Christina Anderson—a 2022 Tony nominee for Best Book of a Musical, along with Craig Lucas and Larry Kirwan, for Paradise Square—has been named the winner of the 2002 Horton Foote Prize for her play the ripple, the wave that carried me home, described as a "moving exploration of a family’s response to injustice and a daughter’s reckoning with her political inheritance."
Anderson will be honored at a private celebration October 24 at New York’s Lotos Club, where she will be presented with $50,000 and a limited edition of Keith Carter’s iconic photograph of Horton Foote. Pulitzer Prize-winning playwrights and Anderson's former teachers and mentors, Paula Vogel and Lynn Nottage, will present her with the prize.
Anderson's winning work was commissioned by Berkeley Repertory Theatre and was co-nominated by Berkeley Rep and The Goodman Theatre. Its world-premiere production, directed by Jackson Gay, is currently playing Berkeley Rep through October 16, to be followed by a run at the Goodman beginning January 15, 2023.
Awarded since 2010, the biennial Horton Foote Prize recognizes excellence in American theatre, and is named in honor of the late Pulitzer-winning playwright. Previous recipients include Lynn Nottage for Ruined, Will Eno for Middletown, David Lindsay-Abaire for Good People, Naomi Wallace for The Liquid Plain, Dan O’Brien for The Body of an American, Suzan-Lori Parks for Father Comes Home from the Wars (Parts 1, 2, & 3), Jordan Harrison for Marjorie Prime, Zayd Dohrn for The Profane, Lauren Yee for Cambodian Rock Band, Jaclyn Backhaus for India Pale Ale, and Lloyd Suh for The Chinese Lady.
This year the artistic judges panel included actor and playwright (and honorary chair) Sharon Washington, New York Stage and Film artistic director Christopher Burney, scenic designer Wilson Chin, and freelance director and theatre consultant Seema Sueko.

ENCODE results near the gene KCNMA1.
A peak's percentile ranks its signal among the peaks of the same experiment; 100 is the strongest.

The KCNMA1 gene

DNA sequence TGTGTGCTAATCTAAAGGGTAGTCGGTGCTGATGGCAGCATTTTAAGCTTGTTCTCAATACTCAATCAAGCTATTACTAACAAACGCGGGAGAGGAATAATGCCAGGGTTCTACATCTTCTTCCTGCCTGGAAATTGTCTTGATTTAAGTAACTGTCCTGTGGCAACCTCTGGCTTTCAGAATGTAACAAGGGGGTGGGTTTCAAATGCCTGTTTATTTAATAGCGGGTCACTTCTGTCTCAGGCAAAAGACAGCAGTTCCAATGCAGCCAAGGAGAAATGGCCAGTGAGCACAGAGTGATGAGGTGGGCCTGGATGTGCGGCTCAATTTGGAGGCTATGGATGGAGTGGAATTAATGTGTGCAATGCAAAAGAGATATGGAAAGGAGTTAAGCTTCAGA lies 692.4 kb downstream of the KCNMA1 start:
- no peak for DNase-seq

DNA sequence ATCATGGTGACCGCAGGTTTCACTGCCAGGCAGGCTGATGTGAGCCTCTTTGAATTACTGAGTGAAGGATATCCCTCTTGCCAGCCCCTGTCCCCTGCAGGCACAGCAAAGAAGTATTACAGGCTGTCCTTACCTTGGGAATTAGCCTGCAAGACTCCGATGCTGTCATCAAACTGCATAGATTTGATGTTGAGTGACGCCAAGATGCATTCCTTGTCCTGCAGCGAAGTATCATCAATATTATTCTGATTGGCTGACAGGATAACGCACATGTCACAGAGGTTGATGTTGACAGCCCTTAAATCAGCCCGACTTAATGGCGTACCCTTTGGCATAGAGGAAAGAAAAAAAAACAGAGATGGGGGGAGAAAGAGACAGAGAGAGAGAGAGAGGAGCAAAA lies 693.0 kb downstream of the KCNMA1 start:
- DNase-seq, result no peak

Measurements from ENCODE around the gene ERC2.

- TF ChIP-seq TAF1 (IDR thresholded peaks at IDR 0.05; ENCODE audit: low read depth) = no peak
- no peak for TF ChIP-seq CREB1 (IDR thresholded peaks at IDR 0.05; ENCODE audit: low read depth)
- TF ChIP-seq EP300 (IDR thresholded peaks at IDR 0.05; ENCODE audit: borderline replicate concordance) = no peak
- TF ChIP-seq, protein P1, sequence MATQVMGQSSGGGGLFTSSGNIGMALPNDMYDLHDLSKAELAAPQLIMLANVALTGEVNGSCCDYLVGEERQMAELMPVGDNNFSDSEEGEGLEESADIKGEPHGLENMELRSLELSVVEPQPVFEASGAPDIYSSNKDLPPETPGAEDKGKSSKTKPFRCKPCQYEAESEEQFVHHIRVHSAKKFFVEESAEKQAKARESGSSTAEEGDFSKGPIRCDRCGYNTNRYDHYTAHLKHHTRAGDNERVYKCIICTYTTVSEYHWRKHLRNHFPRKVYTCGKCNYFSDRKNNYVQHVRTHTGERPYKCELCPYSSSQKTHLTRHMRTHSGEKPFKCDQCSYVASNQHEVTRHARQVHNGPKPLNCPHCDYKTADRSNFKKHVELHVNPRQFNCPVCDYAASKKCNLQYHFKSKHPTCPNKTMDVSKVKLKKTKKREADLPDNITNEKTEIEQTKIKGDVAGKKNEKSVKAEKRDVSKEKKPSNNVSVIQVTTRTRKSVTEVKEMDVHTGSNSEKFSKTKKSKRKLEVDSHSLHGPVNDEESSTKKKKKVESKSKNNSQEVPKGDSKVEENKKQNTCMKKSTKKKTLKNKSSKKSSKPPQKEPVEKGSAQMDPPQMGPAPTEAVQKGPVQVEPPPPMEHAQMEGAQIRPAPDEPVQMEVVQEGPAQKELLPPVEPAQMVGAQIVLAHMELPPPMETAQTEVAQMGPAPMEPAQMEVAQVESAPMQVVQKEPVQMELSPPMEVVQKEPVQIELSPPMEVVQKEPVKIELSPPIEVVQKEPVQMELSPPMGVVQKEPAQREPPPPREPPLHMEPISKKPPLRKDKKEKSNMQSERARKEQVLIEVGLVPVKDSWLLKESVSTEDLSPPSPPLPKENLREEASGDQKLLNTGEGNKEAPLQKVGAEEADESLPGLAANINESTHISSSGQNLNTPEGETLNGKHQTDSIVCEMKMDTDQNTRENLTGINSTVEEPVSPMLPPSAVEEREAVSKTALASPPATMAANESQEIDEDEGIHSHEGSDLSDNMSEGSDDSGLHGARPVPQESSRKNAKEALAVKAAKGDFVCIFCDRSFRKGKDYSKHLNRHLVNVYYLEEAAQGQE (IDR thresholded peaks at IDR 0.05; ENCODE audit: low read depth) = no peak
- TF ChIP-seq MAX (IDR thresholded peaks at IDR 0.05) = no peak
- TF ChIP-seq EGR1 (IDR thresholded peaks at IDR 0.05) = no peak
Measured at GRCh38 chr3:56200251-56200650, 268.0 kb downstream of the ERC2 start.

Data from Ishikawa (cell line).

Washington said in a statement, “I was immediately struck by the poetry of Christina’s play. ‘I inherited the weight of water. The heaviness, the consequence of it—not the joy.’ What do you do with dreams that are not your own? What is your responsibility? To the community? To yourself? Her words flow over and through you, carrying us on a beautifully sensory experience that lingers long after the last word is spoken. Completely compelling. Bravo!”
The upcoming ceremony will also include the presentation of the inaugural Horton Foote Prize Gratitude Gift, awarded to a non-profit organization that endeavors to have a positive impact through theatre, as chosen by the honorary chair. This year’s $10,000 gift, at the direction of Washington, will be awarded to Theatre Gap Initiative, a nonprofit college-prep program under the direction of Tony-winning theatre educator Corey Mitchell. With a focus on Black, Indigenous, and People of Color as well as students from economically challenged backgrounds, TGI offers its students training in acting, dance, and voice as well as guidance through applying to college professional training programs.
The Horton Foote Prize is founded and funded by the Greg and Mari Marchbanks Family Foundation of Austin, Texas.